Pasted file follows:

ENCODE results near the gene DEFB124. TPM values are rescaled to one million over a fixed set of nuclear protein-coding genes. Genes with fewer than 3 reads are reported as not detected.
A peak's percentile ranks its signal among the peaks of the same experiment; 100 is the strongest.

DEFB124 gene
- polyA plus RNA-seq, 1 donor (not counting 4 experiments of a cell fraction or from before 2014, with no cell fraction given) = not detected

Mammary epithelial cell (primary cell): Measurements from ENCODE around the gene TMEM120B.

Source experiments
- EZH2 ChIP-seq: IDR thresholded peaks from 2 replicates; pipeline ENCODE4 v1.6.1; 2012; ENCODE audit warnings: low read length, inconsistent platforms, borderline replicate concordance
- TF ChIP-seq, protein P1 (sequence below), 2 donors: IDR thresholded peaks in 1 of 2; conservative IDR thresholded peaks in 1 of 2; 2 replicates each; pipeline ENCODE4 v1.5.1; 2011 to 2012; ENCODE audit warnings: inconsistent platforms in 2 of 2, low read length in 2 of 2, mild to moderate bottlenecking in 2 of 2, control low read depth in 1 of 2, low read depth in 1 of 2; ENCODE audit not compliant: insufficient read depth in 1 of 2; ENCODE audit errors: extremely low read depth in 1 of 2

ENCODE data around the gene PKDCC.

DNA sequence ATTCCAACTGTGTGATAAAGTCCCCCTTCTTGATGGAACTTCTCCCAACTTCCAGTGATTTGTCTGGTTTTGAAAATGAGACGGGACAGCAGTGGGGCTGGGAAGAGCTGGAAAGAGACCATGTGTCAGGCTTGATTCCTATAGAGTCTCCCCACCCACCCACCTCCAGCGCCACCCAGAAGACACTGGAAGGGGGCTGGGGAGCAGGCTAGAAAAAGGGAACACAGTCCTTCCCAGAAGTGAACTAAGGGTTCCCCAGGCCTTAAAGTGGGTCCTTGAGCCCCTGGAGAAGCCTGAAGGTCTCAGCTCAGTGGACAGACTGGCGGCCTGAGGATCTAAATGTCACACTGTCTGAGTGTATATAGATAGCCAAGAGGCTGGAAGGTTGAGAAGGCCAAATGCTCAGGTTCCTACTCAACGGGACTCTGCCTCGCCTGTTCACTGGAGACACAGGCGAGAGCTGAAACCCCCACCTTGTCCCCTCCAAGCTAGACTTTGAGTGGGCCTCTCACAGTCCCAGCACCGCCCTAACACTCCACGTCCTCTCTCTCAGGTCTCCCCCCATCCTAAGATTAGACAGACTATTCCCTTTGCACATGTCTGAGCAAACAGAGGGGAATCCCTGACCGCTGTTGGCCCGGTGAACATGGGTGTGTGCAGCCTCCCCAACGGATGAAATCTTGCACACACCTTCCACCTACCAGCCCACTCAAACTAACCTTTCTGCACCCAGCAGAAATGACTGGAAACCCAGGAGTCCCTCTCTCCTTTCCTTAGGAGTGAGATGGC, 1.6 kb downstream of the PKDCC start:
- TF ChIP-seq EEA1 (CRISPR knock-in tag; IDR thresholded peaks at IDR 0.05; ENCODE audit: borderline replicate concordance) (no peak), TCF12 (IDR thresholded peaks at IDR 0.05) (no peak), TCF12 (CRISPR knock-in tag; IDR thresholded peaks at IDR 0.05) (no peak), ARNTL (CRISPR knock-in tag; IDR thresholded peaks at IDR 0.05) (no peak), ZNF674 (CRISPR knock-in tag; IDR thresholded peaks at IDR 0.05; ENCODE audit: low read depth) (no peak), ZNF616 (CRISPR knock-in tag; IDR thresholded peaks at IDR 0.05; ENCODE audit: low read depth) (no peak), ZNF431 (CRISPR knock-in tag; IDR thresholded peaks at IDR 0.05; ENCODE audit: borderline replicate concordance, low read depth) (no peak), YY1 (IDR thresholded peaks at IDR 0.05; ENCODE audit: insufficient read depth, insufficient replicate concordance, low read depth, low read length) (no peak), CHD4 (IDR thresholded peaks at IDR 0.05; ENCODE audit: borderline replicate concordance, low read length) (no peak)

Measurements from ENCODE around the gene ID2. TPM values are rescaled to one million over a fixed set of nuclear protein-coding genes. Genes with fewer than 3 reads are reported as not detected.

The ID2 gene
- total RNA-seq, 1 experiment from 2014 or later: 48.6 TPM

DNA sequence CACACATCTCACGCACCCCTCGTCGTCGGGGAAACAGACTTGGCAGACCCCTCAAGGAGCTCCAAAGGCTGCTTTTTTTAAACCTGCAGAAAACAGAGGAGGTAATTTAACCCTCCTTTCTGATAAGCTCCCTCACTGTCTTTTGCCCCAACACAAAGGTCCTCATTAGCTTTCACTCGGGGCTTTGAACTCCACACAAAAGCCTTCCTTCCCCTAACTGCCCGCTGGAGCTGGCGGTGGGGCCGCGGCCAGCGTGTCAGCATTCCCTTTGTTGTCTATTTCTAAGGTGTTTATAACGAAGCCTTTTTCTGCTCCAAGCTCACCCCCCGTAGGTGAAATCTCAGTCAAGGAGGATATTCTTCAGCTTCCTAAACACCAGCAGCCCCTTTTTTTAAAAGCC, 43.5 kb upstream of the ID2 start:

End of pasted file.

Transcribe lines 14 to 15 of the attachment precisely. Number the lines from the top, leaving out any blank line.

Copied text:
- total RNA-seq, 1 experiment from 2014 or later: 48.6 TPM

DNA sequence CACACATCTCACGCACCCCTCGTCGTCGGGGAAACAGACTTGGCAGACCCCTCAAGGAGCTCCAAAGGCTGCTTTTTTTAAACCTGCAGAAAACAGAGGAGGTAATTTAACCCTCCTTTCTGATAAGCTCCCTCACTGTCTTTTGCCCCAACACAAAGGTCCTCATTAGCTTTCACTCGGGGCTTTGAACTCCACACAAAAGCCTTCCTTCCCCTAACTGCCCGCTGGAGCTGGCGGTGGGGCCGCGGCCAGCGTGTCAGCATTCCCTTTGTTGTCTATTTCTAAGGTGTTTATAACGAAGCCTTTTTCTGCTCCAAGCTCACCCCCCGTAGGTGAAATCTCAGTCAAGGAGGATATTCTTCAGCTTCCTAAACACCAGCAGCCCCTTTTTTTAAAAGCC, 43.5 kb upstream of the ID2 start: